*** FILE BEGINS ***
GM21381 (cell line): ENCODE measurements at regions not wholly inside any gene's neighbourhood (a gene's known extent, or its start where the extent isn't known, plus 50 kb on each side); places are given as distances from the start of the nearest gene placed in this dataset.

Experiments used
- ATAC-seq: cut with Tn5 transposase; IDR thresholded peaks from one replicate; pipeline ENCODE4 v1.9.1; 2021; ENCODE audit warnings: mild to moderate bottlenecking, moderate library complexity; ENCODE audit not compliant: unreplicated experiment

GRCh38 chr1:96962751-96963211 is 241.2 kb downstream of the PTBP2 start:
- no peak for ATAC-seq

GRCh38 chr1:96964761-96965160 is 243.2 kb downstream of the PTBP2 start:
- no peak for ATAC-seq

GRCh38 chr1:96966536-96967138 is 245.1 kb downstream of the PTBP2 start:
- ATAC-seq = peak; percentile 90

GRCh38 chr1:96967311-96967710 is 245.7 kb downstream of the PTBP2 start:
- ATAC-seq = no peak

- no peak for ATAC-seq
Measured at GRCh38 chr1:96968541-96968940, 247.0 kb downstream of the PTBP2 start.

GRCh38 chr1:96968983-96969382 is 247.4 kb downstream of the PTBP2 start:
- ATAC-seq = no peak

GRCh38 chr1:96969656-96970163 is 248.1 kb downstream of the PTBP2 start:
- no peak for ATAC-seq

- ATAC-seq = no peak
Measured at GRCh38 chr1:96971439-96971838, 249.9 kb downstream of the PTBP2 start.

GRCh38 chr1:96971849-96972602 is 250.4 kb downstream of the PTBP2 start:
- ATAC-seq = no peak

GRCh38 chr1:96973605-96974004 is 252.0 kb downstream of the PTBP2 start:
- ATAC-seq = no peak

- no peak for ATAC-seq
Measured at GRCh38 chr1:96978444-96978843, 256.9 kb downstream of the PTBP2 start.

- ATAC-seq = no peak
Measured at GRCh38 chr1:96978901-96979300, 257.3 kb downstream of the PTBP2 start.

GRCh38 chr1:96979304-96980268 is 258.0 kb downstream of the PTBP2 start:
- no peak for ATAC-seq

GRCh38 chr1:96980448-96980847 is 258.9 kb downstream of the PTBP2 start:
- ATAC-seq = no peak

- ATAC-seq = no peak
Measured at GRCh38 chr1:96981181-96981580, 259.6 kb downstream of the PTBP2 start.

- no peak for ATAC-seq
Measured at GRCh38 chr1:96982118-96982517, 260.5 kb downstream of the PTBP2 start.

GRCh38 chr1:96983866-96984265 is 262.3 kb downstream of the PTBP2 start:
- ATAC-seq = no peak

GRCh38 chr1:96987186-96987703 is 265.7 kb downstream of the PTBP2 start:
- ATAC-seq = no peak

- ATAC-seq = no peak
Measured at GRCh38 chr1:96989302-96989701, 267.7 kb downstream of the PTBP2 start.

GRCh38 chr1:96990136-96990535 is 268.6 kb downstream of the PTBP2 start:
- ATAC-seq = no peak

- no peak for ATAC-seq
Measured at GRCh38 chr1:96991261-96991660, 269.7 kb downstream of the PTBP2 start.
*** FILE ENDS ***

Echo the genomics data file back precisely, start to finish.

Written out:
GM21381 (cell line): ENCODE measurements at regions not wholly inside any gene's neighbourhood (a gene's known extent, or its start where the extent isn't known, plus 50 kb on each side); places are given as distances from the start of the nearest gene placed in this dataset.

Experiments used
- ATAC-seq: cut with Tn5 transposase; IDR thresholded peaks from one replicate; pipeline ENCODE4 v1.9.1; 2021; ENCODE audit warnings: mild to moderate bottlenecking, moderate library complexity; ENCODE audit not compliant: unreplicated experiment

GRCh38 chr1:96962751-96963211 is 241.2 kb downstream of the PTBP2 start:
- no peak for ATAC-seq

GRCh38 chr1:96964761-96965160 is 243.2 kb downstream of the PTBP2 start:
- no peak for ATAC-seq

GRCh38 chr1:96966536-96967138 is 245.1 kb downstream of the PTBP2 start:
- ATAC-seq = peak; percentile 90

GRCh38 chr1:96967311-96967710 is 245.7 kb downstream of the PTBP2 start:
- ATAC-seq = no peak

- no peak for ATAC-seq
Measured at GRCh38 chr1:96968541-96968940, 247.0 kb downstream of the PTBP2 start.

GRCh38 chr1:96968983-96969382 is 247.4 kb downstream of the PTBP2 start:
- ATAC-seq = no peak

GRCh38 chr1:96969656-96970163 is 248.1 kb downstream of the PTBP2 start:
- no peak for ATAC-seq

- ATAC-seq = no peak
Measured at GRCh38 chr1:96971439-96971838, 249.9 kb downstream of the PTBP2 start.

GRCh38 chr1:96971849-96972602 is 250.4 kb downstream of the PTBP2 start:
- ATAC-seq = no peak

GRCh38 chr1:96973605-96974004 is 252.0 kb downstream of the PTBP2 start:
- ATAC-seq = no peak

- no peak for ATAC-seq
Measured at GRCh38 chr1:96978444-96978843, 256.9 kb downstream of the PTBP2 start.

- ATAC-seq = no peak
Measured at GRCh38 chr1:96978901-96979300, 257.3 kb downstream of the PTBP2 start.

GRCh38 chr1:96979304-96980268 is 258.0 kb downstream of the PTBP2 start:
- no peak for ATAC-seq

GRCh38 chr1:96980448-96980847 is 258.9 kb downstream of the PTBP2 start:
- ATAC-seq = no peak

- ATAC-seq = no peak
Measured at GRCh38 chr1:96981181-96981580, 259.6 kb downstream of the PTBP2 start.

- no peak for ATAC-seq
Measured at GRCh38 chr1:96982118-96982517, 260.5 kb downstream of the PTBP2 start.

GRCh38 chr1:96983866-96984265 is 262.3 kb downstream of the PTBP2 start:
- ATAC-seq = no peak

GRCh38 chr1:96987186-96987703 is 265.7 kb downstream of the PTBP2 start:
- ATAC-seq = no peak

- ATAC-seq = no peak
Measured at GRCh38 chr1:96989302-96989701, 267.7 kb downstream of the PTBP2 start.

GRCh38 chr1:96990136-96990535 is 268.6 kb downstream of the PTBP2 start:
- ATAC-seq = no peak

- no peak for ATAC-seq
Measured at GRCh38 chr1:96991261-96991660, 269.7 kb downstream of the PTBP2 start.